The workplace has been shifting dramatically over the last several years. While it used to be rare to see remote or even hybrid work, now many organizations are including those models in their day-to-day work models. But no matter how or where employees are working, there remains the age-old problem: how do employers keep employees engaged?
If it’s always been a problem to keep engaged employees, it’s now a bigger problem than ever. The Great Resignation has been on the mind of most employers, and it’s not over yet. Recently, researchers found that 73% of employees are considering quitting their jobs. That’s a lot of people who are considering looking for new work opportunities. On top of that, our latest State of Work-Life Wellness report shows that 25% of US employees are not happy in their jobs. Losing employees hurts your company—especially financially. Training new employees to fill the ones you lose can cost around $1,250 an employee. But employees who are engaged, they want to stay.
Long story short, it’s not worth losing employees, and employees want to stay where they feel engaged. The problem is only 36% of employees in the US feel engaged with their work. And 15% of employees actually feel actively disengaged from their work. Employee engagement is a big problem for employers, and figuring out how to engage employees matters.
That’s why we have this guide for employee engagement strategies to help you keep your workforce engaged and motivated in an employment climate that seems to be actively working against you. We’ll walk you through the ins and outs of employee engagement.
What Is Employee Engagement?
To start, what even is employee engagement? Employee engagement is the connection they feel toward the work they do. It’s the employee’s motivation, drive and enthusiasm to perform the work they are assigned to do. Engagement helps employees see their purpose behind the work, and it’s what gets them going in the morning to get it done.
Employee engagement is different from job satisfaction, though the two do share similarities. Employee satisfaction is a one-way street where it’s more about what the employee is getting from the job—and can go beyond just work to include things like pay and working conditions. An employee can be satisfied with their job if they get a good length lunch break and get to leave early on Fridays. But engagement is a two-way street that’s more about partnership—what you and the employee are accomplishing together. Employee engagement includes more about the company mission and goals. The employee who is engaged cares more about just a project; they care about achieving the goals of the company and moving the mission forward.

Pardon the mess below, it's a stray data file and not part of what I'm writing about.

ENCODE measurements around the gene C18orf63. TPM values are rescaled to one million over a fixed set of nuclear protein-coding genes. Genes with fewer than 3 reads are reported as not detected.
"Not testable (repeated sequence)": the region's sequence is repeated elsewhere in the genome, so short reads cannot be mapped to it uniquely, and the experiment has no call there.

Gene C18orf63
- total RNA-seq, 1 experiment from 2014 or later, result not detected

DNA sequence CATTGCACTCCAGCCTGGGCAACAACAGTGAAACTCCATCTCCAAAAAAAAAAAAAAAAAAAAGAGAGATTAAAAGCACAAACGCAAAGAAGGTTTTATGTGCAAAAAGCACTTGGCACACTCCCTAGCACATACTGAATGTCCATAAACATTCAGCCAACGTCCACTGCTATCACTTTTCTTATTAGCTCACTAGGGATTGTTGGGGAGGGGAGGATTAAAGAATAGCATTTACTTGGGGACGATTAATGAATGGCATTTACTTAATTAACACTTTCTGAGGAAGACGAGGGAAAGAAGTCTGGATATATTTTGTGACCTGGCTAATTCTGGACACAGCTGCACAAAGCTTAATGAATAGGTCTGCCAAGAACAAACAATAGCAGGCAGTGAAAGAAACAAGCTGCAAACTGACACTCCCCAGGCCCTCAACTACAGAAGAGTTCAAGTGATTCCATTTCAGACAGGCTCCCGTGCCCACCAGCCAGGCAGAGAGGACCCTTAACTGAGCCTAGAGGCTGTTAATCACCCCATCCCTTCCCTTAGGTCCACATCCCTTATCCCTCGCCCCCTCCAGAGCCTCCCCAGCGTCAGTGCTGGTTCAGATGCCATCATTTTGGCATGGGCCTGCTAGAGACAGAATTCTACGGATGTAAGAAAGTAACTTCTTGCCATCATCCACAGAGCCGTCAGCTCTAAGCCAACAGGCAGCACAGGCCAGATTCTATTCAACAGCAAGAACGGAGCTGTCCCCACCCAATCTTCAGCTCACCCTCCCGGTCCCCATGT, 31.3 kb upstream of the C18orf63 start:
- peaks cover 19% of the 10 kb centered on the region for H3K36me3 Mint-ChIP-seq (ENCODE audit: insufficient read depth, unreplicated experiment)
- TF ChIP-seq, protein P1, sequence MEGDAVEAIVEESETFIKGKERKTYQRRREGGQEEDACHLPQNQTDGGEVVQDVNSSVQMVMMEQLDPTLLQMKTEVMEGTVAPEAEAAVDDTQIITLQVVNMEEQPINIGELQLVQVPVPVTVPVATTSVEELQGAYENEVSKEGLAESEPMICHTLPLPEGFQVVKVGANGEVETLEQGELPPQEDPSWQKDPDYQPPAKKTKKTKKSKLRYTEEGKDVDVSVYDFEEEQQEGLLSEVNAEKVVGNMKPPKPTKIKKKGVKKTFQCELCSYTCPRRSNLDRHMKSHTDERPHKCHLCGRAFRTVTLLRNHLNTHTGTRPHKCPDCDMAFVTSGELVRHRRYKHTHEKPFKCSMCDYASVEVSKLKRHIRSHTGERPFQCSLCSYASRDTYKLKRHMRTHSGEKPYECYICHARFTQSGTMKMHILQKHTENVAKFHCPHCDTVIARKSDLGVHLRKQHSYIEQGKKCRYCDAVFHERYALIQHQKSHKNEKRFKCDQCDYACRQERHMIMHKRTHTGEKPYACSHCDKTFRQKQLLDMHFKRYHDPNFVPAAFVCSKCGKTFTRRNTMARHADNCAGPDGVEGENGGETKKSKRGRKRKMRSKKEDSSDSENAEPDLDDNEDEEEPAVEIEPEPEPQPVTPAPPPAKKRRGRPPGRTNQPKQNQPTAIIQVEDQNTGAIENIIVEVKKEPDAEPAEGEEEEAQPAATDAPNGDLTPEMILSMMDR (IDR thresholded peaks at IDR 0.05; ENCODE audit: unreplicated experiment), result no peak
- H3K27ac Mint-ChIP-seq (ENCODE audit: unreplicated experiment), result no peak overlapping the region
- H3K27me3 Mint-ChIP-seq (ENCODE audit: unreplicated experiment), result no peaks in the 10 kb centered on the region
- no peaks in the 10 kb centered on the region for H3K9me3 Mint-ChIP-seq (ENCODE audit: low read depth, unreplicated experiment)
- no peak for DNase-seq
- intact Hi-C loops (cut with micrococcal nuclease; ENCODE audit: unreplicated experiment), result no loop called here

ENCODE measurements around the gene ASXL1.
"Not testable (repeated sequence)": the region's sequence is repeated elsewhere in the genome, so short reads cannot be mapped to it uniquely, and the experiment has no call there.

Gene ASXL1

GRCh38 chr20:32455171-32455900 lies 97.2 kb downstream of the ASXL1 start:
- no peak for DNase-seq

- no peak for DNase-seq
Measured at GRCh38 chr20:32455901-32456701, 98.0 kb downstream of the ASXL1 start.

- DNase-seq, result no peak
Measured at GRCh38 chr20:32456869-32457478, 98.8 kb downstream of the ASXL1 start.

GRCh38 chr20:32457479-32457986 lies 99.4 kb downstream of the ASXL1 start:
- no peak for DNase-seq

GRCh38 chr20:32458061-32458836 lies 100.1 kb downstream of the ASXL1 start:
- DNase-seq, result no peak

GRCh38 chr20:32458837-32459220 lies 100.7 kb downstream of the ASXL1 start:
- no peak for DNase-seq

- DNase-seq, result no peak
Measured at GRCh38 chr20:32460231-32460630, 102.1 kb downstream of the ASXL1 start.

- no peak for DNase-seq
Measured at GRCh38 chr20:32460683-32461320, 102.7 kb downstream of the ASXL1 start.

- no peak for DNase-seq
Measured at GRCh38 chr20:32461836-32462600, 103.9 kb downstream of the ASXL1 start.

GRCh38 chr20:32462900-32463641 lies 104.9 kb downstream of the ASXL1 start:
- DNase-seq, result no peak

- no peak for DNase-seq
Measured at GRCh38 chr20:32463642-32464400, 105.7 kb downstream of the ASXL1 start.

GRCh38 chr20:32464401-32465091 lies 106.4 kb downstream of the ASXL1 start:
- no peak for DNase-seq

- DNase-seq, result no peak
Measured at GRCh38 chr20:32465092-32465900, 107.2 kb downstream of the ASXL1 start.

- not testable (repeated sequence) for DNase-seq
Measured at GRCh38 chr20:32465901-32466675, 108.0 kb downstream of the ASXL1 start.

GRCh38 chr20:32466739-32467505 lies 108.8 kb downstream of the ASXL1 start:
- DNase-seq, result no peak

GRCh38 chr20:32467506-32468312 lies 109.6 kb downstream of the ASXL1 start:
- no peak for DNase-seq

So an employee can be engaged and satisfied, but an employee can be satisfied but not engaged. That’s why it’s important to distinguish between these two metrics, so we can focus on improving engagement specifically. Besides, engagement is longer lasting and can take care of satisfaction while you’re at it.
Why Is Workforce Engagement Important?
We know employee engagement matters. But in what ways does engagement really help employees and help the company? These are some of the best ways your company and employees can benefit from focusing on employee engagement.
Increased employee productivity
Engaged employees are more productive employees. In fact, engaged employees are 17% more productive than their less engaged counterparts, and that’s a huge number to be working with for productivity. Productivity at your company gives your company a competitive edge against the competition and can potentially increase sales—all great consequences for your business. And one way to boost that crucial productivity metric is to improve employee engagement.
Higher employee retention
Employees are leaving their jobs more than ever before in recent years. Employers know this. Being unengaged is a reason employees might leave their jobs. In a survey, 33% of employees leaving their jobs said one of their main reasons for leaving was boredom and a need for a challenge. In addition, employees need to be recognized, and if they’re not, they’re more likely to leave. Employee engagement stops boredom and lack of recognition in its tracks. Engaged employees are already feeling interested in their work and like they’re being challenged. They’re also feeling recognized and appreciated as they go because that’s how employee engagement works.